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I'm attempting to run fsck -p /dev/sda5 to repair errors on an ext4 partition, however the command outputs

fsck from util-linux-ng 2.17.2
fsck.ext4: Device or resource busy while trying to open /dev/sda5
Filesystem mounted or opened exclusively by another program?

I have confirmed using /etc/mtab and lsof that nothing is using the partition and it's not mounted. I also used fuser -k /dev/sda5 to forcibly close anything using the file, and umount to attempt to unmount it to no avail.

How can I force fsck to at least check, and hopefully to repair, the partition despite the fact that it reads as busy? Assuming I'm confident enough that it's neither mounted nor in use, and that the possibility of data corruption isn't an issue.

All commands were executed as root from an Ubuntu 10.04 32-bit liveCD. The partition is the system (non-home) portion of an Ubuntu 10.04 32-bit installation.

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I've found a method of solving the bigger issue related to this question, but I'm still looking for an answer as to how to force fsck if it thinks the device is busy (or why it can't be done). –  Keeblebrox Jul 31 '11 at 20:40
    
I'm encountering the same problem on a RHEL5.8 system. /tmp has been unmounted, /etc/mtab and /proc/mounts show no trace of the file system. I've even rebooted the machine, made sure I'm the only one logged on. lsof shows no file in use on /tmp. The same procedure works fine on 4 similar servers installed using the same kickstart profile. The difference between those servers and this one is that this one has SAN storage attached to it. Could the multipath daemon cause this? –  Bram Sep 25 '12 at 8:42
    
It didn't help in my case but the Red Hat KB (access.redhat.com/knowledge/solutions/54184) recommends adding the nodmraid kernel option as a workaround for this problem. –  Bram Sep 25 '12 at 9:59
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3 Answers

up vote 4 down vote accepted

There are things (usually in the kernel, like the NFS threads, swap files, bind mounts, etc.) that can keep a filesystem busy that won't show up in fuser.

If you try to fsck a filesystem that is mounted, it will get corrupted. You should find a live CD that doesn't automatically mount your filesystems, like Knoppix or Fedora.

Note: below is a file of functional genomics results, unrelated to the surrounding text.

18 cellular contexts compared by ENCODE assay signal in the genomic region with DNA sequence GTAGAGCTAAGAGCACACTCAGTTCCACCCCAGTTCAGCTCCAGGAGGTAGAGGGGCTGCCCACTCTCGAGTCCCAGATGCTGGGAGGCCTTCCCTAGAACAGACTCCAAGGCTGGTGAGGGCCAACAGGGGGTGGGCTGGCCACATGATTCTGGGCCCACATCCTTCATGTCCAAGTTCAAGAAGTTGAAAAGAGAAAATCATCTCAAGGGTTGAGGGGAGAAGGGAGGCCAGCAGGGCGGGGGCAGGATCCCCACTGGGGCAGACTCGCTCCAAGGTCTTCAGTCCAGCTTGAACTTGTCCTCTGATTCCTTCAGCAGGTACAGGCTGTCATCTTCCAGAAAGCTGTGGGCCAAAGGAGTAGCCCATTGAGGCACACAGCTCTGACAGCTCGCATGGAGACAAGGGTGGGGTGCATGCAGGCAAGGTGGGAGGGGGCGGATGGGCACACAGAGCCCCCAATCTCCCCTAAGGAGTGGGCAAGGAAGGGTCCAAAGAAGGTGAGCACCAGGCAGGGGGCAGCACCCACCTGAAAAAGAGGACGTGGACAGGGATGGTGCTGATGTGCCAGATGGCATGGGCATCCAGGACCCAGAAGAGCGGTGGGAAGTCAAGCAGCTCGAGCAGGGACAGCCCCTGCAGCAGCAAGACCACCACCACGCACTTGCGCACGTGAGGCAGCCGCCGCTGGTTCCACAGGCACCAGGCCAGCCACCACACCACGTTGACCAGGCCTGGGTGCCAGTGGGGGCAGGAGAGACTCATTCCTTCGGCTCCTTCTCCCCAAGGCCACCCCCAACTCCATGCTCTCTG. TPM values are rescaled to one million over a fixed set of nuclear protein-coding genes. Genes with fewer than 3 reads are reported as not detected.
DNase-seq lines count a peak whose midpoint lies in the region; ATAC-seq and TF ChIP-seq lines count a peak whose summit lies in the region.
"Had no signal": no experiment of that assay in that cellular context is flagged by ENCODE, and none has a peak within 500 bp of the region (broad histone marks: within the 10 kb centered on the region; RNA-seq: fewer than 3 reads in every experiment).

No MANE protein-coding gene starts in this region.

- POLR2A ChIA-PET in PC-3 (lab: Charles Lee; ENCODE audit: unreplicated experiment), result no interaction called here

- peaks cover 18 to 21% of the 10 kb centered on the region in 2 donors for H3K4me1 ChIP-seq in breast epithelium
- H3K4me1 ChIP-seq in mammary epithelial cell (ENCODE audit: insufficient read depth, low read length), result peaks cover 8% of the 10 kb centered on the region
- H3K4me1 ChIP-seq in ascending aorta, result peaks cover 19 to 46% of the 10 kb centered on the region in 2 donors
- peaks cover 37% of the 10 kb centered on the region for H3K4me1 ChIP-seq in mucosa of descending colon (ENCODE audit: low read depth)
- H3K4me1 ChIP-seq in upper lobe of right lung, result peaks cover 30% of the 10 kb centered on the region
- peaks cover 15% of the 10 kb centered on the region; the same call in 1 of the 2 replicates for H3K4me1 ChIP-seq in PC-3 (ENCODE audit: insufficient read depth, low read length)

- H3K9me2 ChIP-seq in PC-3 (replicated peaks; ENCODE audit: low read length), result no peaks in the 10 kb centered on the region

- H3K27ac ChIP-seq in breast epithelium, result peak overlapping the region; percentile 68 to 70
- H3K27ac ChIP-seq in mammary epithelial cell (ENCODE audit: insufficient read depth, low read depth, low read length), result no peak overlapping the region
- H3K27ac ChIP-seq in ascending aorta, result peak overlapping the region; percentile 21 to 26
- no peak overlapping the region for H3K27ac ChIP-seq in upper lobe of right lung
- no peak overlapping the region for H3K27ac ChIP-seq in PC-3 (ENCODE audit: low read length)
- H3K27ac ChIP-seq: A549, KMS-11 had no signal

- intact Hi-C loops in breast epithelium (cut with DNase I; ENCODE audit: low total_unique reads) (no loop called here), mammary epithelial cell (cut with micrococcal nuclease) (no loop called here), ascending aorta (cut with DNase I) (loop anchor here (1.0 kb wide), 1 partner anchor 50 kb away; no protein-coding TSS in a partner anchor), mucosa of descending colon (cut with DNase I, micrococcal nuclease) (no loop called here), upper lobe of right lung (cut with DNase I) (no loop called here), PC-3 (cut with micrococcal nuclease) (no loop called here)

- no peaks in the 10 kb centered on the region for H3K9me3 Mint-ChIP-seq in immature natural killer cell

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Everything has been run from a live disk so far. I'm trying to fsck a local filesystem, so I'd hope that NFS wasn't keeping it busy -- however, I get what you're saying about the kernel keeping it busy in ways that won't necessarily show up. Since it still happens in a live disk environment, though, do you know a way to stop the kernel from accessing it long enough for me to run fsck? –  Keeblebrox Jul 31 '11 at 17:47
    
Yikes. In use from a live disk? I can only think of two things: 1) Try a different live disk (Fedora instead of Ubuntu, for example). 2) Check /etc/fstab on the real system. Maybe there's a swap file or a bind mount that is getting turned on automatically? Not necessarily in that order, I might add... –  Steven Pritchard Jul 31 '11 at 18:03
    
OK, somehow I totally missed the last line of the question. I've updated my answer appropriately. –  Steven Pritchard Jul 31 '11 at 18:09
    
+1 because your mention of auto-mounted swap led to an unrelated breakthrough and your responses have helped solve the bigger issue. I do still want to find a way to force fsck when I know that the device is neither busy nor mounted, and when data corruption isn't an issue. –  Keeblebrox Jul 31 '11 at 20:49
    
Maybe mdadm has detected raid signatures on the partition and bound to it? Check /proc/mdstat. –  psusi Aug 1 '11 at 13:45
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Try booting another liveCD - I recommend SystemRescueCD that is designed specifically for solving problems with linux installations. It is also smaller than typical OS liveCDs. And to be on the safe side, run fsck from the console (no X).

If the standard fsck -p does not work, you can also try e2fsck -y -f.

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According to the man page, e2fsck -y -f forces a check on a clean partition. It doesn't mention anything about mounted partitions. Do you know whether it will force a check then, as well? –  Keeblebrox Aug 8 '11 at 16:21
    
Probably not, but you should definitely avoid fsck-ing mounted filesystems (see the paragraphs at the top of e2fsck manpage). Another thought: if /etc/mtab seems to indicate the partition is not mounted, but you still get the error, you should also check /proc/mounts, as the mtab file could be outdated for some strange reason. –  rozcietrzewiacz Aug 8 '11 at 16:30
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You can remove the partition from fstab and reboot the machine

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